Schwartz v. HibdonAnnotate this Case
116 N.W.2d 187 (1962)
174 Neb. 129
Keith S. SCHWARTZ and Kenneth P. Schwartz, Executors of the Estate of Joseph Schwartz, Deceased, Appellants, v. B. R. HIBDON, first and real name unknown, d/b/a Oil Field Dozer Service and Kenneth Thompson, Appellees.
Supreme Court of Nebraska.
June 29, 1962.
*189 Heaton & Heaton, Sidney, Leon A. Sprague, Red Cloud, for appellants.
Halcomb, O'Brien & Everson, Harry R. Meister, Kimball, for appellees.
Heard before SIMMONS, C. J., and CARTER, MESSMORE, YEAGER, SPENCER, BOSLAUGH, and BROWER, JJ.
This is an action for wrongful death as a result of a rear end collision. The trial court sustained defendants' motion for a directed verdict at the close of plaintiffs' evidence. Plaintiffs' motion for new trial was overruled, and plaintiffs appeal.The action was brought by the appellants, who are the executors of the estate of Joseph Schwartz, deceased, for the exclusive benefit of the next of kin who sustained pecuniary loss. The executors will be hereinafter referred to as appellants. The defendants and appellees are B. R. Hibdon, first and real name unknown, doing business as Oil Field Dozer Service, and Kenneth H. Thompson. They will be hereinafter referred to as Hibdon, Thompson, or appellees.
The parties stipulated that Hibdon was the owner of the equipment being driven by Thompson, and that Thompson was one of Hibdon's employees on September 28, 1960. There is no question but that at all times pertinent herein the relationship of master and servant existed. The equipment driven by Thompson was a 190 four-wheel International truck, which was pulling an eight-wheel Fruehauf lowboy trailer, which trailer was carrying an HD9 Allis-Chalmers tractor mounted with a bulldozer blade. The combined weight of the tractor and equipment was 36,000 pounds.
Thompson was the only eyewitness to testify. From his testimony we determine the facts to be that between 9 and 10 o'clock a. m. on September 28, 1960, Thompson was driving this equipment east on U. S. Highway No. 30 at about 40 miles per hour. When he was at a point he estimates to be 1,000 feet west of the intersection of highway No. 30 and a north and south county road 2 miles west of Potter, Nebraska, he observed Joseph Schwartz, hereinafter referred to as the deceased, driving a farm tractor pulling a pickup, approaching a stop sign on the county road. Thompson testified deceased did not bring the equipment to a stop at the stop sign protecting the highway, but, turning the equipment onto highway No. 30, he proceeded east. He further testified that deceased at all times drove the equipment to the right of the centerline; that there was nothing to obstruct his vision; and that he observed the deceased, who was traveling at a speed of 5 to 7 miles per hour, from the time he came onto the highway until the impact. The impact occurred at a point at least 700 feet east of the intersection of highway No. 30 and the county road.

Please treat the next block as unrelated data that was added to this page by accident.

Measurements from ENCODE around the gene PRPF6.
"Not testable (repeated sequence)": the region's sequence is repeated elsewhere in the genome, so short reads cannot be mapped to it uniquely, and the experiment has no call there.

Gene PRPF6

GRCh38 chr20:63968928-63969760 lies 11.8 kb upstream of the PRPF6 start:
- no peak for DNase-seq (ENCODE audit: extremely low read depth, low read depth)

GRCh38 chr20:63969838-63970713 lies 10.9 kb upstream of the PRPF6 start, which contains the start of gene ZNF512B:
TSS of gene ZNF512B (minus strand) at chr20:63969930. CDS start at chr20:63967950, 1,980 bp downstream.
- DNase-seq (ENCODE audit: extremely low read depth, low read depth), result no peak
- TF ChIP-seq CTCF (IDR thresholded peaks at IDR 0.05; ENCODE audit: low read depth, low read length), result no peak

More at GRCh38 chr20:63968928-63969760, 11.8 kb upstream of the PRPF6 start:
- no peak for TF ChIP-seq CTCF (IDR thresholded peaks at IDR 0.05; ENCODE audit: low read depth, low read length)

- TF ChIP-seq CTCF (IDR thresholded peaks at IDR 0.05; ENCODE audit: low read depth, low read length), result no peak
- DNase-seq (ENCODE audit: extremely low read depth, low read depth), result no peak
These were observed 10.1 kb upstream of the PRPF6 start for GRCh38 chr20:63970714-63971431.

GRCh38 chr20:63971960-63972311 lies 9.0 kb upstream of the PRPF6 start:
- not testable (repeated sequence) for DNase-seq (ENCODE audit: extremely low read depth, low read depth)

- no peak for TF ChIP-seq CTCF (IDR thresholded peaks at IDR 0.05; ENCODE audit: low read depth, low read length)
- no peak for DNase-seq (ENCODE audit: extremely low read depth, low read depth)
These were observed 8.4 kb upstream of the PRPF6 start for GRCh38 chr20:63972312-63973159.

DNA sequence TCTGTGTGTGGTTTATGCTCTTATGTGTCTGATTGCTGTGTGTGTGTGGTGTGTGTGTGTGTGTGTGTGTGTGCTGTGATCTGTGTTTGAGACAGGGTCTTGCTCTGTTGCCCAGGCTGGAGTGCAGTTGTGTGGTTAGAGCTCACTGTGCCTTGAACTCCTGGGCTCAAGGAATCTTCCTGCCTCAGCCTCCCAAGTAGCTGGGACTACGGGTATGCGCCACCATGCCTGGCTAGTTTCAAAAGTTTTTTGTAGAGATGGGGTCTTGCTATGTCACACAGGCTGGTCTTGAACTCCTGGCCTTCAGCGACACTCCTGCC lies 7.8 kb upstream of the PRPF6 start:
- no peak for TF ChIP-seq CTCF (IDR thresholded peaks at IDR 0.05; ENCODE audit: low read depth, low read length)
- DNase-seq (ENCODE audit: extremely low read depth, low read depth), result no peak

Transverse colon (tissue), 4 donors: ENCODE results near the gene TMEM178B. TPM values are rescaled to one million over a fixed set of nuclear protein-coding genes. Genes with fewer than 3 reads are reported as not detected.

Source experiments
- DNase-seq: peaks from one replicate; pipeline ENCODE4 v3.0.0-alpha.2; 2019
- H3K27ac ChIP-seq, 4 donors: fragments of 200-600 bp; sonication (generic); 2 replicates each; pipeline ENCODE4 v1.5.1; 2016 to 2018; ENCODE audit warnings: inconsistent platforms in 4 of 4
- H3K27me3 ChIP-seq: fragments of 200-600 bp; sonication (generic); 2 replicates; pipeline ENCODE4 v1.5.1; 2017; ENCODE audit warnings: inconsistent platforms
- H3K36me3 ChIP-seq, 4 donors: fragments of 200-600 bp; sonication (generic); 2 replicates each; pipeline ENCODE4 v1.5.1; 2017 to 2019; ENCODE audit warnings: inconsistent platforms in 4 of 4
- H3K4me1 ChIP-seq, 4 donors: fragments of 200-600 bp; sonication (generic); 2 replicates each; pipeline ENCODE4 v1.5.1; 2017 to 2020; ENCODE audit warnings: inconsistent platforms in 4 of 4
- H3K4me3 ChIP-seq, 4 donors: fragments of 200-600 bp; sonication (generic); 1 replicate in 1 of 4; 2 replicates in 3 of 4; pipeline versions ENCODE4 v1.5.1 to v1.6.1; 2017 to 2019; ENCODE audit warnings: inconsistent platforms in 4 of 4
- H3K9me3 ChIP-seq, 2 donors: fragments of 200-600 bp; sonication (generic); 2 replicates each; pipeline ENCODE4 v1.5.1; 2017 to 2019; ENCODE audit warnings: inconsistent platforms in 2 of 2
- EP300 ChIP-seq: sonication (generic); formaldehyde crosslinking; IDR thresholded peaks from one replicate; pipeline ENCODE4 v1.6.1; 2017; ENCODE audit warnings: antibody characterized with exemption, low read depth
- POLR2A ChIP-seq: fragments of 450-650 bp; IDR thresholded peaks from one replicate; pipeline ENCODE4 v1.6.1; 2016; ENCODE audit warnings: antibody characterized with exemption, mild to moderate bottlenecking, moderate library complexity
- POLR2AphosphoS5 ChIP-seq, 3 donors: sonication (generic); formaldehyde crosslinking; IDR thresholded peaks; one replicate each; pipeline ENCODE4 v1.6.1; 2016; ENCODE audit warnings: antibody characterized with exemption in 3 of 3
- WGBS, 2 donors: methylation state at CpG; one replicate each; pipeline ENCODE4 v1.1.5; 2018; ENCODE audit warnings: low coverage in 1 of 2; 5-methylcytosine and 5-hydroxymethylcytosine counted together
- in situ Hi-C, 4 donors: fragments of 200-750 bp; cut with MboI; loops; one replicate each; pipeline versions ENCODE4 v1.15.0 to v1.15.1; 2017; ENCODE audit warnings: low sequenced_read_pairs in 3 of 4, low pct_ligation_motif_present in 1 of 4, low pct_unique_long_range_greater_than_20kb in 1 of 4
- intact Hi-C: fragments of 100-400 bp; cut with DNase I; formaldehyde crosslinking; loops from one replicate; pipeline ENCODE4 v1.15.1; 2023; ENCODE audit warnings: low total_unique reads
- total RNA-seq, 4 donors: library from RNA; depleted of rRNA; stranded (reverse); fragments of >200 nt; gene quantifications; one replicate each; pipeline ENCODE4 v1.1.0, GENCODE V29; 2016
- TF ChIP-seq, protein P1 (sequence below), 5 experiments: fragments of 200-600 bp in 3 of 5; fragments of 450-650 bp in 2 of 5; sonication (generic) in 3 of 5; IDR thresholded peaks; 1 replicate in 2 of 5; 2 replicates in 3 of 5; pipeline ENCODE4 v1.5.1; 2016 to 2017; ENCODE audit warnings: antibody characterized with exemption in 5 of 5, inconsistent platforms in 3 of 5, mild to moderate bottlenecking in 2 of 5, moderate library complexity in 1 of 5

When the deceased came onto the highway Thompson slackened his speed until he was down to 20 miles per hour. There was a car between him and the deceased, which passed the deceased. After Thompson reached the intersection of highway No. 30 and the county road, a milk truck, which had been behind his truck, passed him and then passed the deceased. When it returned to its own lane of traffic in front of the deceased, Thompson looked in his rearview mirror and, not seeing anyone behind him, started to pull out to pass the deceased. He swung out at 20 miles per hour and started gaining speed. When he was a "couple feet" over the centerline, he again looked in his rearview mirror and saw a car in the westbound lane to his rear, overtaking him and attempting to pass, so *190 he sounded his horn and cut right back. He was then 50 to 75 feet from the deceased. He could not stop so he headed for the ditch, and the left end of his front bumper caught the center of the tailgate of the pickup, pushing it loose and north across highway No. 30. The farm tractor rolled completely over and the truck came to a stop, with its front bumper on the rear wheels of the farm tractor.
It was Thompson's testimony that at the time of the impact the truck was practically off the pavement but the part which hit the pickup was on the pavement. The deceased had made an attempt to turn off the pavement onto the right shoulder. The shoulder on both sides of highway No. 30 was 10 to 12 feet wide.
The deceased was thrown off the tractor by the impact and had fallen on the pavement. He was unconscious at the scene and much of the time until his death in the hospital at Sidney, Nebraska, at 11:15 o'clock the next night.
Thompson, in his deposition before the trial, described his cutting back as follows: "`Then I met the westbound traffic and let them clear, and the traffic behind me pass, and by then I was down to approximately 20 miles an hourI had to gear downand I swung out to start to pass, checked the rearview mirrors first, and swung out to pass, checked the mirror again and a car come from behind, and I cut back in again and put on the brakes and pulled the air horn, and I saw I couldn't stop, and I cut for the ditch, and the shoulder there is about 12 feet wide and fairly gentle sloping to the ditch; I figured I could ditch the truck and trailer rather than hit the back of the pick-up, and about that time, evidently he had heard the air horn, and he cut to the right.'"